Jackie Lacey, currently seeking a third term as Los Angeles County District Attorney, returned about $13,000 to 13 individuals connected to serious crimes throughout her home county.

The donors ranged from the parents of a man awaiting a murder trial, a Sun Valley felon convicted of trying to smuggle missile parts to Iran, and a Glendale used car dealer previously sanctioned for an illegal campaign donation.

The contributions are at odds with the district attorney’s prior public statements on the ethics of campaign donations. During the 2012 race, Lacey condemned an opponent for taking money from a man convicted of fraud.

“Zero tolerance of public corruption has to start in the campaign,” Lacey said after then-rival Alan Jackson denied knowledge of the contribution. “Jackson cannot just shrug this off and say, ‘I didn’t know.’ The fact is it is his job to know — his most important job.”

This is not the first time Lacey has faced scrutiny for her campaign contributions. She was criticized two years ago for a plea deal her office made with a donor; a criminal defense attorney who had served as her campaign finance director. In that case, prosecutors allowed one of the donor’s clients, a firefighter charged in a violent assault, to plead guilty to a misdemeanor — a decision criticized in court by a veteran LAPD detective.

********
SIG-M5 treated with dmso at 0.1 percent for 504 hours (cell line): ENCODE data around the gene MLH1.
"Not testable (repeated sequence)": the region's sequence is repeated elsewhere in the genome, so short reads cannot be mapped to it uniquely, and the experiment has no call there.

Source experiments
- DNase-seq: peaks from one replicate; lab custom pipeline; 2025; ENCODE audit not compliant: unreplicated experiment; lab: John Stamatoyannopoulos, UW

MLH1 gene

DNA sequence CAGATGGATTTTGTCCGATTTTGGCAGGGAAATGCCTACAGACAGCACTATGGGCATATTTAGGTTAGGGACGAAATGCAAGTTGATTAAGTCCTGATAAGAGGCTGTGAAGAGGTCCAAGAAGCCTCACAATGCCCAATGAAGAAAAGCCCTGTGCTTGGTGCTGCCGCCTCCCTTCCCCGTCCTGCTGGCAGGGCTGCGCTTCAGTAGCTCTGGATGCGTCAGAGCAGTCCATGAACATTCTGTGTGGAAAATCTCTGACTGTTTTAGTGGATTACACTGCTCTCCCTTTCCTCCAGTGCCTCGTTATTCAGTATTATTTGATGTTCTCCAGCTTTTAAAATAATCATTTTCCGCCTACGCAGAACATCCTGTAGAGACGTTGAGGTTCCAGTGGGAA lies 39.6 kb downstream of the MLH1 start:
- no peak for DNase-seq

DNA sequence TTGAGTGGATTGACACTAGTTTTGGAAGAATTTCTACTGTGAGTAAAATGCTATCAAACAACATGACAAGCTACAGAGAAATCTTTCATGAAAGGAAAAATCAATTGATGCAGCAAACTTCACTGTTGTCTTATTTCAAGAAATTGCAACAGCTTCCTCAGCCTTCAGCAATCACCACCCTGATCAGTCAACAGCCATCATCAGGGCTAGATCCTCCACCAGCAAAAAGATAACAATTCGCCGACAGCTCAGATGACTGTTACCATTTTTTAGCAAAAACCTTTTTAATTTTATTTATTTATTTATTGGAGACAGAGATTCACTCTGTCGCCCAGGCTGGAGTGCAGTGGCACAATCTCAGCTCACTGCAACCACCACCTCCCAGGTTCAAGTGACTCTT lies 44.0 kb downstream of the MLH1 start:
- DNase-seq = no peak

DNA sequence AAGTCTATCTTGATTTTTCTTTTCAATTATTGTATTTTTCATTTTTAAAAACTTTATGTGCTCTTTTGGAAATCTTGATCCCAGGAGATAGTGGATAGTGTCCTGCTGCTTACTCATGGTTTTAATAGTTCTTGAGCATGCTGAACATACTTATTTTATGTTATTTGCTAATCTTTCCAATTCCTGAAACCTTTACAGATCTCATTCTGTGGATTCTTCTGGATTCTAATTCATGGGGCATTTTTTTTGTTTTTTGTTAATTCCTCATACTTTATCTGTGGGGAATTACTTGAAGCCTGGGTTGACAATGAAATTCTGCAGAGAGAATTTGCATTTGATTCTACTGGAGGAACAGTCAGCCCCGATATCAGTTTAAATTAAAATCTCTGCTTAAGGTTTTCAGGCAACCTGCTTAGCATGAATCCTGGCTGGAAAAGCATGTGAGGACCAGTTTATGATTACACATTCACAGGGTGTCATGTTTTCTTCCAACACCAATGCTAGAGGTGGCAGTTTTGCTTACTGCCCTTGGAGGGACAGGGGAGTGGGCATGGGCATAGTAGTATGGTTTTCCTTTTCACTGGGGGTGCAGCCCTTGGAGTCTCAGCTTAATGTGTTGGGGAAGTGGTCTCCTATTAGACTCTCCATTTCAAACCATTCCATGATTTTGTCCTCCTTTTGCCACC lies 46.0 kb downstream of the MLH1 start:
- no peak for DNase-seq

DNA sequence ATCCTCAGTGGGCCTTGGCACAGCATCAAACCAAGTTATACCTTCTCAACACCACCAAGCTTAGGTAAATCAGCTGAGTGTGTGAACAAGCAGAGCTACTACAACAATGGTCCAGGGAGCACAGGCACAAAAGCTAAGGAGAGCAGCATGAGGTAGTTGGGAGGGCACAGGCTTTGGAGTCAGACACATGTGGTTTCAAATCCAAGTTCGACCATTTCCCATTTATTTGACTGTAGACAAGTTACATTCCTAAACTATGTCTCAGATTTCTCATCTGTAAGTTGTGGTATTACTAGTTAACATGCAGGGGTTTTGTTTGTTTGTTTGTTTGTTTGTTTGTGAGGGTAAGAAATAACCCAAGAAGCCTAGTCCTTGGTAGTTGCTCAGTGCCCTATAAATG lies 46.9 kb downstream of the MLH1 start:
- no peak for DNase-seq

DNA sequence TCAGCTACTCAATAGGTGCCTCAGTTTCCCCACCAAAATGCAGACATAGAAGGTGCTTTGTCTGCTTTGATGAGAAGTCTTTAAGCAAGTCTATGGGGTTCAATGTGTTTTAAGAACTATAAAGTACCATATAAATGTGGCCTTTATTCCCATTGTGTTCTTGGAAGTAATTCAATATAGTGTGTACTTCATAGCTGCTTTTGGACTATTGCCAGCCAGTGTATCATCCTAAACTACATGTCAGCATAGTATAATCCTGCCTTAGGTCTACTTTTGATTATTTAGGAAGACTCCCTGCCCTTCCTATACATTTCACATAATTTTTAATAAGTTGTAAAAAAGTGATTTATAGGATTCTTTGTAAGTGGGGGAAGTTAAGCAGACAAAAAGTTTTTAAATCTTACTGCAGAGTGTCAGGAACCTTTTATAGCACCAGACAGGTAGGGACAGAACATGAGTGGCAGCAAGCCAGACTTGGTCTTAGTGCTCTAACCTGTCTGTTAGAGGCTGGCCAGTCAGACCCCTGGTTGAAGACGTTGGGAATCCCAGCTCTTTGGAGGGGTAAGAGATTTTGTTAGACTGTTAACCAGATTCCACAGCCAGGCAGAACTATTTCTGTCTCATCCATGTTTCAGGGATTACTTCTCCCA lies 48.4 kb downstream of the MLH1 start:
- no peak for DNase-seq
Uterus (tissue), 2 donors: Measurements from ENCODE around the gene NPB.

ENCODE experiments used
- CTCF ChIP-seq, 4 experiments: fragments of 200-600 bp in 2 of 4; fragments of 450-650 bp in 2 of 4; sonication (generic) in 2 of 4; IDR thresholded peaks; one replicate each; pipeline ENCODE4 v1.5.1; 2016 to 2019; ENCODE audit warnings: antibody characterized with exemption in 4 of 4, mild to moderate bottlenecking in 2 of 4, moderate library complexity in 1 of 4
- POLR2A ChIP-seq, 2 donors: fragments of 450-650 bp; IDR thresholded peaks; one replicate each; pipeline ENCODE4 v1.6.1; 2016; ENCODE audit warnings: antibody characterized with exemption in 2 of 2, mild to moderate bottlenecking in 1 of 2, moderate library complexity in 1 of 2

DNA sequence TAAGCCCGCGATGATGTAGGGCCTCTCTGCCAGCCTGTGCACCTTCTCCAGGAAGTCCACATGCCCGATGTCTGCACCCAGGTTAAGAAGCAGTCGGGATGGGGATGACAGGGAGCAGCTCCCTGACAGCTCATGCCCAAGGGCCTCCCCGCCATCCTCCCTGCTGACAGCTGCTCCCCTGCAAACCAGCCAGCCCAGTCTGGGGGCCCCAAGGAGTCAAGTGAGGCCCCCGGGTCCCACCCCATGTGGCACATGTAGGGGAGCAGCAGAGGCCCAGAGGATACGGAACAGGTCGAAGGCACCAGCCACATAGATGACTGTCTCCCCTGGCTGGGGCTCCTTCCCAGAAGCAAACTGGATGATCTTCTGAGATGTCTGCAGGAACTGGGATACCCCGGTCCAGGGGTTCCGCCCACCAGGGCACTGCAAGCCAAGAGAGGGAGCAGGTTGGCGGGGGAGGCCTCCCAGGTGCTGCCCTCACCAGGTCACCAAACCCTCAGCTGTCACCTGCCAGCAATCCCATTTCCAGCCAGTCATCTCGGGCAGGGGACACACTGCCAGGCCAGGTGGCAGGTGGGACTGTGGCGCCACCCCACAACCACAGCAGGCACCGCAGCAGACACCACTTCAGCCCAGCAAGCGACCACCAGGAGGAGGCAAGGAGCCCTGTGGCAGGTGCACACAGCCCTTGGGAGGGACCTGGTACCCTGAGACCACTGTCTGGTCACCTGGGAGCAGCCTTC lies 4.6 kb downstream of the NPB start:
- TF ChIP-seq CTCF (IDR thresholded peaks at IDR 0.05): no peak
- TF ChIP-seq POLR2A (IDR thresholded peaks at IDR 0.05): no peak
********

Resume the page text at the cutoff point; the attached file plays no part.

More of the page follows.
“No donor of mine has ever received different treatment than any other resident of L.A. County because it is my job to uphold the law for every person in L.A. County,” Lacey said in a statement to the Los Angeles Times after the problematic donors had been brought to her attention

Experts on the subject agree with Lacey and say that reason is why District Attorney candidates must be very vigilant about who they accept donations from, and should quickly and proactively return any that may seem improper.

“Because district attorneys occupy such a special area of trust and we rely on them to prosecute fairly, they should impose upon themselves a higher standard,” said Jennifer Rodgers, a Columbia University law professor who has helped devise a set of best practices for prosecutors receiving campaign donations in previous instances.

The Los Angeles Times said Lacey declined an interview request, but in a written statement she took "full responsibility" for accepting the contributions.

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